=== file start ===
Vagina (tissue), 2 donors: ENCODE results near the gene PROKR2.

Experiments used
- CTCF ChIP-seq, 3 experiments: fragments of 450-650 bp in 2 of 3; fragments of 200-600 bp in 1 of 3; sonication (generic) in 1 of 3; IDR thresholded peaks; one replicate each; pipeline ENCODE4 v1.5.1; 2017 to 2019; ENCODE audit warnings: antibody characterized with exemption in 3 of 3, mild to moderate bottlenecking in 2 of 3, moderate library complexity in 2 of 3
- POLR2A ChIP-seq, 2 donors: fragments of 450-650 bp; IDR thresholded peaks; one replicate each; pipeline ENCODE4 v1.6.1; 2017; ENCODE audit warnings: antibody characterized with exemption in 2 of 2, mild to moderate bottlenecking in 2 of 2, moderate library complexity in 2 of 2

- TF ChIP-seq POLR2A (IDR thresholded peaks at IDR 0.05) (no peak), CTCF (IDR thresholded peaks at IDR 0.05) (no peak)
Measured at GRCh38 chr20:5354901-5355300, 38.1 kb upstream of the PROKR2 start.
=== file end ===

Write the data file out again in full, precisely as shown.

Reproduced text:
Vagina (tissue), 2 donors: ENCODE results near the gene PROKR2.

Experiments used
- CTCF ChIP-seq, 3 experiments: fragments of 450-650 bp in 2 of 3; fragments of 200-600 bp in 1 of 3; sonication (generic) in 1 of 3; IDR thresholded peaks; one replicate each; pipeline ENCODE4 v1.5.1; 2017 to 2019; ENCODE audit warnings: antibody characterized with exemption in 3 of 3, mild to moderate bottlenecking in 2 of 3, moderate library complexity in 2 of 3
- POLR2A ChIP-seq, 2 donors: fragments of 450-650 bp; IDR thresholded peaks; one replicate each; pipeline ENCODE4 v1.6.1; 2017; ENCODE audit warnings: antibody characterized with exemption in 2 of 2, mild to moderate bottlenecking in 2 of 2, moderate library complexity in 2 of 2

- TF ChIP-seq POLR2A (IDR thresholded peaks at IDR 0.05) (no peak), CTCF (IDR thresholded peaks at IDR 0.05) (no peak)
Measured at GRCh38 chr20:5354901-5355300, 38.1 kb upstream of the PROKR2 start.